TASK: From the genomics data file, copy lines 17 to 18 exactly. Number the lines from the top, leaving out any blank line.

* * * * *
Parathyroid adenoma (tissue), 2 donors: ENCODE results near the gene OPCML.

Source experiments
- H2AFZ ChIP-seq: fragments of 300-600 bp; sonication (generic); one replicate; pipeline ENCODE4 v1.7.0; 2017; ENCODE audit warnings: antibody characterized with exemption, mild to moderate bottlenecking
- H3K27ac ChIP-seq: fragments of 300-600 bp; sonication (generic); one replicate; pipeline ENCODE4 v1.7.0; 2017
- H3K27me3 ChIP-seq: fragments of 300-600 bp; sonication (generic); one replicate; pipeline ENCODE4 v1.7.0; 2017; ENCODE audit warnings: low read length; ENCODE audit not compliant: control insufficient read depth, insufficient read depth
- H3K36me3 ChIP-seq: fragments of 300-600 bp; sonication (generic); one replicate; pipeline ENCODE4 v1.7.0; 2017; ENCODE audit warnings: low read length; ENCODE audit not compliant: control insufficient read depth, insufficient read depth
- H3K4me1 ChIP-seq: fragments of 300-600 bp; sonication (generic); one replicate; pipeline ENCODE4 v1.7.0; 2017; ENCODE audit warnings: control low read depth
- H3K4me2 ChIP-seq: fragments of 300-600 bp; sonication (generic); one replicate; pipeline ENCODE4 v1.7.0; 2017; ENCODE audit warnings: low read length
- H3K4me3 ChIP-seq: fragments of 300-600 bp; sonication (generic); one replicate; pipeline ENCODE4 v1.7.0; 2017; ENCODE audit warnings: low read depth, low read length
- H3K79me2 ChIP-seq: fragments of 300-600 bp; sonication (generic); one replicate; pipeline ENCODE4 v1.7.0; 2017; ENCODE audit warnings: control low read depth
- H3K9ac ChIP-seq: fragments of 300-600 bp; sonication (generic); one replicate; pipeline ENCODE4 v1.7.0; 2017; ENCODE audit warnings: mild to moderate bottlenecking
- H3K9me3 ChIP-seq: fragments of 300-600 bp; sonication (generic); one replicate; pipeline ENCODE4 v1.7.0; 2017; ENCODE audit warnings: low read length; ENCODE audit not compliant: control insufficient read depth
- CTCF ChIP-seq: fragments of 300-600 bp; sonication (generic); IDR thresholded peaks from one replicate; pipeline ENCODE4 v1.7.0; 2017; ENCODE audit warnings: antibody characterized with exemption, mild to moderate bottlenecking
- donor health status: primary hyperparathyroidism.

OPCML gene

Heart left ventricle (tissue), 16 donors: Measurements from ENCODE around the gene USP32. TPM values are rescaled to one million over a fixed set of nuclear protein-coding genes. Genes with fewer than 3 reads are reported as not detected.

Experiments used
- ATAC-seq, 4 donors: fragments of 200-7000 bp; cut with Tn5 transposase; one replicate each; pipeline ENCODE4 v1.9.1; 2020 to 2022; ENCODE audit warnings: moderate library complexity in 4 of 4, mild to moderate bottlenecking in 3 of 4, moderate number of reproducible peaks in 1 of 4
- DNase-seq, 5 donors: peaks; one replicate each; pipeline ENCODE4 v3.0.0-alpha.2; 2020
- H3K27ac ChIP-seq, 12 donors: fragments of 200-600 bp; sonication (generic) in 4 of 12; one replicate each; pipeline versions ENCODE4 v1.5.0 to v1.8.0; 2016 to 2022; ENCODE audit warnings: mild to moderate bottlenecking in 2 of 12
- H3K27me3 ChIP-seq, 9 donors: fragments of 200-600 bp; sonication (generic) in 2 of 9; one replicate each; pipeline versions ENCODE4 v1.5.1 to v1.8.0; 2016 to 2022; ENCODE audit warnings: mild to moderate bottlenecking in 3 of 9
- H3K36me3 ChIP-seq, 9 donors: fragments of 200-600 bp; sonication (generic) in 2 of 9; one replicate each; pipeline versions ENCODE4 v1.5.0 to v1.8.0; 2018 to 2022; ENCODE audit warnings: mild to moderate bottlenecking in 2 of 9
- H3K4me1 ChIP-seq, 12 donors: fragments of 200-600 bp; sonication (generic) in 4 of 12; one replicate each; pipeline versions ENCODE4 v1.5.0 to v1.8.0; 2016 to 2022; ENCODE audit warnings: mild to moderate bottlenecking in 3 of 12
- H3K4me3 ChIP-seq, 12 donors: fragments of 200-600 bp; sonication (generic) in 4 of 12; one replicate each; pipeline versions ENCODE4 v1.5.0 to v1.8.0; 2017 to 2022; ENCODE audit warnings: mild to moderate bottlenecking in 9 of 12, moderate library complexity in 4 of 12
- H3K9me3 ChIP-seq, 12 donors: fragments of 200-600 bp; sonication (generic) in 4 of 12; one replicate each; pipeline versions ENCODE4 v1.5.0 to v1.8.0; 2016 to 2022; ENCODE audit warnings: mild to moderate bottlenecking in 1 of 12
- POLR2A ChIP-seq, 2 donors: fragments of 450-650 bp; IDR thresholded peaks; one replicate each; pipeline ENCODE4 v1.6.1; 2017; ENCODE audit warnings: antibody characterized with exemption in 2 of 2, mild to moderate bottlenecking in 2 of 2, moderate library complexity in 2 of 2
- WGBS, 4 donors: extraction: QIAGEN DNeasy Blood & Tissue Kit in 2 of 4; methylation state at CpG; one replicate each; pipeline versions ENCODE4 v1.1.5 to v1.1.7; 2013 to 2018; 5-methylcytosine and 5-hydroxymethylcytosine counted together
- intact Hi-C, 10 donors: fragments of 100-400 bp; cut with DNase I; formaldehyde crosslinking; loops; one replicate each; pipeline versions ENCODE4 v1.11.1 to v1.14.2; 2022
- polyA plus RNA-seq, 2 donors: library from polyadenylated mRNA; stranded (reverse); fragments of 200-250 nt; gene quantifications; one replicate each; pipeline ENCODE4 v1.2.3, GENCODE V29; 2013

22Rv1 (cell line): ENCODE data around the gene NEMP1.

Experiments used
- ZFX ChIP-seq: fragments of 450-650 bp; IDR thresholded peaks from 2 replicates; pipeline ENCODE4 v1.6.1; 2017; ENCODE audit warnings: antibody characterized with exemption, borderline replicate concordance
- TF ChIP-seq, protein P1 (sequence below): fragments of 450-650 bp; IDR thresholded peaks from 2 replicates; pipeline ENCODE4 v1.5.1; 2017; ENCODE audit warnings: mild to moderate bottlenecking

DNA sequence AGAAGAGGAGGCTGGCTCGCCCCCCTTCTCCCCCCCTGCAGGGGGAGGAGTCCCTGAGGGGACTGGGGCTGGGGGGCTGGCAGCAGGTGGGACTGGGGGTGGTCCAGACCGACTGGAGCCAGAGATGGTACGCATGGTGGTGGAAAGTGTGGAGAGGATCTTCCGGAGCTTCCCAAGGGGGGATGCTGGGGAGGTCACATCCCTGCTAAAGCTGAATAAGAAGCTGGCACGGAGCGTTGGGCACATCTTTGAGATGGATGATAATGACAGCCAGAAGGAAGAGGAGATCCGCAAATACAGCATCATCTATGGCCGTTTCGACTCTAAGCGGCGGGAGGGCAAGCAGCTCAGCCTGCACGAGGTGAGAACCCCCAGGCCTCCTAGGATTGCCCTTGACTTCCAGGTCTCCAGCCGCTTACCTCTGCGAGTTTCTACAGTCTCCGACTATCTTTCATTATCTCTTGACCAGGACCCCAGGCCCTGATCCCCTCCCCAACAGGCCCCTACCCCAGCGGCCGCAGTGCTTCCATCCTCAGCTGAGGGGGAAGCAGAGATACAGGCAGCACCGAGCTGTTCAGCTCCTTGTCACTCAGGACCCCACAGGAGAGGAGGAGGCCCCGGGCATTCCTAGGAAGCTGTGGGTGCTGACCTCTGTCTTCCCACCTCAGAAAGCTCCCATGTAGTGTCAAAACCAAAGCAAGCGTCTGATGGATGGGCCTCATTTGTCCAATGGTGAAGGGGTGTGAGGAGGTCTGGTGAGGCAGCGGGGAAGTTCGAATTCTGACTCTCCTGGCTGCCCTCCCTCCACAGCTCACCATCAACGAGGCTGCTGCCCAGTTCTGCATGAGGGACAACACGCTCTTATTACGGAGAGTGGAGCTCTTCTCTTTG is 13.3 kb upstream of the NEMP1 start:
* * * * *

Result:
Experiments used
- ATAC-seq, 4 donors: fragments of 200-7000 bp; cut with Tn5 transposase; one replicate each; pipeline ENCODE4 v1.9.1; 2020 to 2022; ENCODE audit warnings: moderate library complexity in 4 of 4, mild to moderate bottlenecking in 3 of 4, moderate number of reproducible peaks in 1 of 4